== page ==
How many times as a black woman have I heard the words, “does your sons play basketball or football?”. Too many, and enough is enough!!
It’s a general stereotype, however, you would never find me coming up to a Caucasian family asking “does your son play hockey or lacrosse?”. I am a Caribbean-American mother, who grew up with the knowledge that an education comes first and sports was for fun. Sports have never been considered a career. Sure we played cricket and football (soccer for those not Caribbean), and I even played on the female soccer team in college. However, it was never a career that I envisioned for my children or myself. I am also not one of those parents who think that having an NBA or NFL career means that my kids have succeeded in life. However, getting a degree of higher education means just that for me.
You see, in the Caribbean education means the world to us. Our athletes are not paid millions of dollars to kick a ball or throw a ball into a hoop. Sure we have had a few of our Caribbean athletes make it onto the big scene, they’ve made it big in the NBA and we are extremely proud of them, but we are even more so when they get a degree. Children in the Caribbean aspire to be doctors and lawyers etc., not athletes.
And sure, my sons are tall, both my 16 and 12-year-old are 6 feet tall. Yes, you read that correctly; my 12-year-old is 6 feet tall. However, I am not of average height for a female since I’m 5’10, while my husband is 6’5. Kyle, aged 16, loves basketball but doesn’t want to make it a career, while Mikael the 12 year old couldn’t be bothered with sports. He wants to be a scientist. I even had one person told me that he was “wasting his height”. Is there even such a thing?
There are quite a few parents who push their kids to play a sport that they don’t love, or aren’t interested in. There are also many parents who try and live vicariously through their children. Maybe they were great at football or basketball in high school, but didn’t quite make the cut for college, so they try and encourage their children to play the game. However, I am not one of those parents. I give my kids free reign of choice in whatever they do. Kyle plays on his high school basketball team, but isn’t interested in playing once he gets to college, even though his coach has been encouraging him to do so. Once again, I’m not that parent! I want well rounded kids, but I also want them to make the decisions for themselves.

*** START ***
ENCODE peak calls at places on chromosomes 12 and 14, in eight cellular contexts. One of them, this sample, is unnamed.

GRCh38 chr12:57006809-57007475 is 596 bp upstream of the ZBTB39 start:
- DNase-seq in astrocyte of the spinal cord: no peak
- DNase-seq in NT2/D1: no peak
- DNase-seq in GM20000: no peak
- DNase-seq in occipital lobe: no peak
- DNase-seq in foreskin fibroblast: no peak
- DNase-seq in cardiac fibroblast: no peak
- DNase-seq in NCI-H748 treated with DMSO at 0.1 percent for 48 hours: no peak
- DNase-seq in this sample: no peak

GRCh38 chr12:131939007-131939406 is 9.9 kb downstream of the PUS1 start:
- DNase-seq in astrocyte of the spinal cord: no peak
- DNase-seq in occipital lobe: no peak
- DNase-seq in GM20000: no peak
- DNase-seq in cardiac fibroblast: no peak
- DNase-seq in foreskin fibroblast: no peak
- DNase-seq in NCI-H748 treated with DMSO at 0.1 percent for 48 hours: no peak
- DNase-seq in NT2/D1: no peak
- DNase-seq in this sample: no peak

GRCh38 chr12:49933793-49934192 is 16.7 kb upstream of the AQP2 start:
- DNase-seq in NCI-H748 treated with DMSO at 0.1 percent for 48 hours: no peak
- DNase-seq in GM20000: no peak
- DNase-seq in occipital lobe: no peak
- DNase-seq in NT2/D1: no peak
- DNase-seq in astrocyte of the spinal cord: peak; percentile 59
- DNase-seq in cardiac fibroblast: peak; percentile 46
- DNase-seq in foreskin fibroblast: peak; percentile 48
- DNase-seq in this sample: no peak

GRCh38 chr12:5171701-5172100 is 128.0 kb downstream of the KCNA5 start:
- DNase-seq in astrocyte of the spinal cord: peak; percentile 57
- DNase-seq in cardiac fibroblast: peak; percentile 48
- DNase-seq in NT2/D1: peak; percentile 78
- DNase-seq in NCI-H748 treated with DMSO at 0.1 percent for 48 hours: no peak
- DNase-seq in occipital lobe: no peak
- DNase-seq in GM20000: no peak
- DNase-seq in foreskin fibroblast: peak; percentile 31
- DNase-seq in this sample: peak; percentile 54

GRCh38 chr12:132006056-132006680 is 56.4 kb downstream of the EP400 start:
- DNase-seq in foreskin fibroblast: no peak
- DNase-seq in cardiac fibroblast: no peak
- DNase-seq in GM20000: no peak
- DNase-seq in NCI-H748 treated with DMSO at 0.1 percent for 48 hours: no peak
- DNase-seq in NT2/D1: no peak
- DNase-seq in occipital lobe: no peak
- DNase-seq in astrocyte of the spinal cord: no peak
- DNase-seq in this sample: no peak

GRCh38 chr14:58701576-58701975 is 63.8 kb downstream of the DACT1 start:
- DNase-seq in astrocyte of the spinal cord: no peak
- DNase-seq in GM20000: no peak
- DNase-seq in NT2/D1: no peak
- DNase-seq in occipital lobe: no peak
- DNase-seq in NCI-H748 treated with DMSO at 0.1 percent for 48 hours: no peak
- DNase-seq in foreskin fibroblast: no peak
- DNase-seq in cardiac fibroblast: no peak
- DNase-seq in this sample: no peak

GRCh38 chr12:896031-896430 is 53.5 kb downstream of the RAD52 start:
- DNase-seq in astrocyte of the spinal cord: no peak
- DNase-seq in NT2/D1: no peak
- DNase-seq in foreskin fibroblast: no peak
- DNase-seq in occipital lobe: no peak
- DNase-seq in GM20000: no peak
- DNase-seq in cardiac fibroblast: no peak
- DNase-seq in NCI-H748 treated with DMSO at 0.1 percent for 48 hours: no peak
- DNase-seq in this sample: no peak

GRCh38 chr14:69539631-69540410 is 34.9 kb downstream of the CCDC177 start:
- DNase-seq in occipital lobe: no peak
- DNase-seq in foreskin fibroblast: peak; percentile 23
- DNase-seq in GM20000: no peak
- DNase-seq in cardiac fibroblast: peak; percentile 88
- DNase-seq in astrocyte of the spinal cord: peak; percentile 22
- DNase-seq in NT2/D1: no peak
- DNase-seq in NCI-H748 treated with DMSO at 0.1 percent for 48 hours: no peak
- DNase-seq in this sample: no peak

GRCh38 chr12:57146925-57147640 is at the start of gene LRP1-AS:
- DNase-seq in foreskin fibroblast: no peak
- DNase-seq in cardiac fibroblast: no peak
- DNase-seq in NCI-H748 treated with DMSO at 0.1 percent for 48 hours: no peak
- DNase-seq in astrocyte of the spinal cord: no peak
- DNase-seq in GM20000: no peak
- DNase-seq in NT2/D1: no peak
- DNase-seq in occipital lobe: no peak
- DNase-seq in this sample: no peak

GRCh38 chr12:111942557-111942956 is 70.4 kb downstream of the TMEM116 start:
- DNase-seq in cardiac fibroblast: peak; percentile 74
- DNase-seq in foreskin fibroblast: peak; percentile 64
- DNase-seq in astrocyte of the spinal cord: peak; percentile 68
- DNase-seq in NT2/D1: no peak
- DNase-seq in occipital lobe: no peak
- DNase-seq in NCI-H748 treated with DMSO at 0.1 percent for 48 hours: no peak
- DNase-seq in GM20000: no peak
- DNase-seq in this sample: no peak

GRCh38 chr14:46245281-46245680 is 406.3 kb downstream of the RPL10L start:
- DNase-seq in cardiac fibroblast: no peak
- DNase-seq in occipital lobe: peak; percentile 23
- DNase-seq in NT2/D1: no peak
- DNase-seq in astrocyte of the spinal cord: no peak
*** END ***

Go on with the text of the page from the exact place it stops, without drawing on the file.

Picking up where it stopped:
My eldest, Kristal, took up tennis, a sport I had absolute no interest in, but I supported her and went to every single game. I purchased the equipment and clothing that she needed, only to have her tell me a few months later that she didn’t want to do it anymore. While I could tell you that Serena Williams dominates the women division, I couldn’t in all honesty say who comes in second, and I sure as hell couldn’t even begin to name one male tennis player. As for basketball, I only follow along because I live in a male dominated household where NBA 2K video games reign supreme. While my kids are amazing at playing basketball on a video game, playing amazing in real life is an entirely different story.
I know that African-Americans dominate the NBA and the NFL; however, they don’t all play basketball or football. There has been exceptional doctors in their fields (Ben Carson), lawyers (Johnnie Cochran – deceased), and we recently had an African-American President of the USA (President Barack Obama). We can be anything that we want to be.
So before you step to a black parent and ask whether their child plays basketball or football, maybe you should think about it, because we all don’t play sports. We also don’t all live in the projects, love eating chicken and drinking Kool-Aid, are in gangs, and our names don’t all end in “eisha or iqua”. Stop the stereotype today!
What stereotypes are you tired of?